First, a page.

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Cape St. Mary's Ecological Reserve Day 7 Morning of Our Newfoundland Adventure

August 03, 2016  •  Leave a Comment

Laura and I woke early at Terra Nova National Park and headed south full of promise for an exciting morning and afternoon at Cape St. Mary's Ecological Reserve. Although the sky was clear and the sun bright this is not an indication of conditions at Cape St. Mary's which is notorious for continuous and thick summertime fog. When we arrived it was delightfull with bright blue skies and stiff winds. These are the best conditions one could expect.

Our Route South


Everything you need to know and more is on the website for the ecological reserve. I've copied a summary here:

Located about 200 km southwest of St. John's, Cape St. Mary's Ecological Reserve also known as "the Cape" is one of Newfoundland and Labrador's major seabird colonies. During the breeding season, it is home to 24,000 Northern gannet, 20,000 black-legged kittiwake, 20,000 common murre, and 2,000 thick-billed murre. In addition, more than 100 pairs of razorbill, more than 60 pairs of black guillemot, plus double-crested and great cormorant, and Northern fulmar nest there.

What makes it so spectacular, however, is that all these birds can be seen from land, as close as 10 metres away.


Most of the Northern gannets, for example, make their nests on "Bird Rock"—a 100-metre-tall stack of sandstone that is separated from the viewing area by a chasm only a few metres wide. The gannets' courtship, nesting, and feeding behaviours, interactions, and delicate flying manoeuvres over the crowded sea stack are endlessly fascinating and easily observed from the natural, cliff-top viewing area.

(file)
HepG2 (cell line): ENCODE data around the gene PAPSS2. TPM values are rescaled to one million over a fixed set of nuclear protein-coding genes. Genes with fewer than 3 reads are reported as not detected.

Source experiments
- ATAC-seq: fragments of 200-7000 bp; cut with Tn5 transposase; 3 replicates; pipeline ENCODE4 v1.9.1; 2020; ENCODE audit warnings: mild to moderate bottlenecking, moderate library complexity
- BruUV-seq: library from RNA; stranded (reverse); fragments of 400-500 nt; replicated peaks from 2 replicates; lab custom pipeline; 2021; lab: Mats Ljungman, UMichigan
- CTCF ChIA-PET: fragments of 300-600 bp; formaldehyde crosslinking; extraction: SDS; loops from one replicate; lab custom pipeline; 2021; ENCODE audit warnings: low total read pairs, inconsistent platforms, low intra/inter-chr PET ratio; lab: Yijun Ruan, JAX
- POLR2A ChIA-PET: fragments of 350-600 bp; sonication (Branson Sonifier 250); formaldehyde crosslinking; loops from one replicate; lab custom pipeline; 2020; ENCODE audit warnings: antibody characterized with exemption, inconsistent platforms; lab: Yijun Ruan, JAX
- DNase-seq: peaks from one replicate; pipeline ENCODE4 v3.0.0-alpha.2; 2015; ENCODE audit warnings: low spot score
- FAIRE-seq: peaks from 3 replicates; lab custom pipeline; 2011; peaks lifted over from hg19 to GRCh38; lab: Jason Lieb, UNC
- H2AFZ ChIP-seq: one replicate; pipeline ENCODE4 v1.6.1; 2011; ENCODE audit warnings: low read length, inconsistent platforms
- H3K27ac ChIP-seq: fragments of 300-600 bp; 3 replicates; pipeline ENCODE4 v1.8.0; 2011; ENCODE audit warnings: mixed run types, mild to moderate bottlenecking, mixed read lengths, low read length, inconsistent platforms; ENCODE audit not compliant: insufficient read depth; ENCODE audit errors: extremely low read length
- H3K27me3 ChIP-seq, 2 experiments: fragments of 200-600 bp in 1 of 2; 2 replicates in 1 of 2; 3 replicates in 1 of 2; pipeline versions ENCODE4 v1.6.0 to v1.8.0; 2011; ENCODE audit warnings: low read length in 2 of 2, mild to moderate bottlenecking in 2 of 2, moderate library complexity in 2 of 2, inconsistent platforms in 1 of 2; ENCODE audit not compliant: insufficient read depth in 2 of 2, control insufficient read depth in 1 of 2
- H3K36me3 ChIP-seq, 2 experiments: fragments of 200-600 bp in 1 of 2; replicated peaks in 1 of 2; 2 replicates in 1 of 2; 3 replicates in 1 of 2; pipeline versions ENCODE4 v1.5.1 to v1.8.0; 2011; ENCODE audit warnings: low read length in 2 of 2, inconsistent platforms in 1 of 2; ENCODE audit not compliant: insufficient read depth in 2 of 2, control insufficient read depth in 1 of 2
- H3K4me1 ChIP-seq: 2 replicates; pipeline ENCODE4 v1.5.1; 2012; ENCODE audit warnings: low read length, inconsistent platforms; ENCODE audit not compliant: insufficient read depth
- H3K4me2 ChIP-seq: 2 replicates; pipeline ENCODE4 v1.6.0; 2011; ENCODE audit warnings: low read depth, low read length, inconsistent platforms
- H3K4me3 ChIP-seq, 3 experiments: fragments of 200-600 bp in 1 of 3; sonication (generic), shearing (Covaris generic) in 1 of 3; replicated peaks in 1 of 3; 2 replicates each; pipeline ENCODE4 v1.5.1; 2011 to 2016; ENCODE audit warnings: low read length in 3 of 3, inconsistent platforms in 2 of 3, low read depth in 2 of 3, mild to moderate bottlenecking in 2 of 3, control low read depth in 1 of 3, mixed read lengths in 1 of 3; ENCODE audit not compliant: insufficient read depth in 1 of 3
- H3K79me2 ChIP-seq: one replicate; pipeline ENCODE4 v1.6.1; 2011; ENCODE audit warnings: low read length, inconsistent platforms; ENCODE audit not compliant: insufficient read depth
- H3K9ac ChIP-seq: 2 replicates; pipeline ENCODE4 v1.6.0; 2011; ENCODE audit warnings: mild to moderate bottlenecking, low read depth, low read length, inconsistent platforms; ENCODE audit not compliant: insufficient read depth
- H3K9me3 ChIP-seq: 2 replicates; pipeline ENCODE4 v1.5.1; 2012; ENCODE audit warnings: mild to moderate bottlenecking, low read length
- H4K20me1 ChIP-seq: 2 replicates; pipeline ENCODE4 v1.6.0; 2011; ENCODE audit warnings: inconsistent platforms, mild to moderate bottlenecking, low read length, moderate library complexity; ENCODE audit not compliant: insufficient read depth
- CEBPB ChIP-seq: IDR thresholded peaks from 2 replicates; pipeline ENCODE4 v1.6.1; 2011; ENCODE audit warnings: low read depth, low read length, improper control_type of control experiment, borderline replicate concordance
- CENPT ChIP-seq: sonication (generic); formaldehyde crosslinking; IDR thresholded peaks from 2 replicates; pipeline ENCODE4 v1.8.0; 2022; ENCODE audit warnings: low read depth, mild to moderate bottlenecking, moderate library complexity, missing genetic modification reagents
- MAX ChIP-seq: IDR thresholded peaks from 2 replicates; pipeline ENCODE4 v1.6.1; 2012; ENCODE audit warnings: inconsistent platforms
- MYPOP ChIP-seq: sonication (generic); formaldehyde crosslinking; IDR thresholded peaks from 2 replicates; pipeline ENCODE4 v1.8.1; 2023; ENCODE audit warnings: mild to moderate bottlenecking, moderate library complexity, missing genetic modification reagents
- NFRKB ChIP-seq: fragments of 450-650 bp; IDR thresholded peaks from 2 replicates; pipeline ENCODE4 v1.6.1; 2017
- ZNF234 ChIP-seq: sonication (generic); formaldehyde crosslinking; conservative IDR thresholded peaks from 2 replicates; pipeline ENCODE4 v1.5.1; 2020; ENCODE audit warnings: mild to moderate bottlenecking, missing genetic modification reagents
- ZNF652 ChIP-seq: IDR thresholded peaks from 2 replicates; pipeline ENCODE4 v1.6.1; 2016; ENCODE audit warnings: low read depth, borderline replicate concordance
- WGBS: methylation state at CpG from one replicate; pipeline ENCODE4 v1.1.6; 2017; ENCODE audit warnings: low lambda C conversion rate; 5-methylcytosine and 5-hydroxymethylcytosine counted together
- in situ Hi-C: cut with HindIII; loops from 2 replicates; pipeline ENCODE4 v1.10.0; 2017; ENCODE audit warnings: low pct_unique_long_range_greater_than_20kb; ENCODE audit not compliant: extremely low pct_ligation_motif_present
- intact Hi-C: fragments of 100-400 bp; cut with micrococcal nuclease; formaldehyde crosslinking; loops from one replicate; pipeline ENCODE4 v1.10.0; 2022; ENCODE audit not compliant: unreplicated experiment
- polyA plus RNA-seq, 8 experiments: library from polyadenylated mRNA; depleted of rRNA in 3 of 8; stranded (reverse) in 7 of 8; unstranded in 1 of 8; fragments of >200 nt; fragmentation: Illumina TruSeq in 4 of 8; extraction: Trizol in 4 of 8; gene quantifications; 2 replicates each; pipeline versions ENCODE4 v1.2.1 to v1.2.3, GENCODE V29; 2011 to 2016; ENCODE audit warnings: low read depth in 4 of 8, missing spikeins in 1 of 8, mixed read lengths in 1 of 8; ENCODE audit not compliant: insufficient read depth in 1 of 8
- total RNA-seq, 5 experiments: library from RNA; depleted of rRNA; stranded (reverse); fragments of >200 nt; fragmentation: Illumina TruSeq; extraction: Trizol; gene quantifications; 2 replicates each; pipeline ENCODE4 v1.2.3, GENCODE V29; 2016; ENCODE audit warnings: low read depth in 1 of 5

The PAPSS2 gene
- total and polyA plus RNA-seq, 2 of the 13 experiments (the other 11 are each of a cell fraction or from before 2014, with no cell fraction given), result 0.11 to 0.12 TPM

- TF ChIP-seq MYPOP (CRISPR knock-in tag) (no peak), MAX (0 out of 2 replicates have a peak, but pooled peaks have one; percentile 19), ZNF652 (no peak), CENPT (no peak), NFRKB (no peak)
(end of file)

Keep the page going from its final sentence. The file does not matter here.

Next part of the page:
Bird Rock is reached by a 1-km footpath through the open meadows that top steep cliffs, where wild iris grow and sheep sometimes graze. Cape St. Mary's is within the Eastern Hyper-oceanic Barrens ecoregion PDF (861 KB), one of the world's most southerly expanses of sub-Arctic tundra. Mosses, lichens, alpine wildflowers, and low-growing shrubs carpet the seemingly treeless plateau over which visitors walk. The area has ponds, bogs, brooks-and sheer cliffs plunging down to the sea. Offshore, during the summer, whale spouts can often be spotted.

Particularly in the early part of the breeding season (April through June), the weather at Cape St. Mary's can be damp, foggy, and cool. The average temperature in July is 14º C and there are 200 days of fog a year, on average, at the Cape. On such days, the attractions of the modern, bright Interpretive Centre are particularly strong. The birds and their environment are interpreted inside. Access to the Reserve and Interpretation Centre is free of charge. The building is located near the parking lot and Coast Guard operated lighthouse, which was originally built in 1860.


Visitors should take care when walking in the fog, particularly near cliffs and when and where the trails are slippery. Check with staff at the Interpretive Centre for trail conditions before setting out.

Cape St. Mary's Ecological Reserve covers 64 km2; 54 km2 of this is the marine portion. The waters offshore are an important wintering site for thousands of sea ducks, including harlequin, common eider, scoter, and long-tailed duck.

Cape St. Mary's was established as an ecological reserve in 1983.

I have 450 photos of this event so condensing them into a single blog is too difficult. Instead I will post four blogs of this experience; 1)the colony, 2)gannets in flight, 3)murres, razorbills and black-legged kittiwakes and 4)gannets nesting.

Here's the colony where the photos speak for themselves.

We finished our day by driving to La Manche Provincial Park which would become our centre of operations for three excursions in the coming days.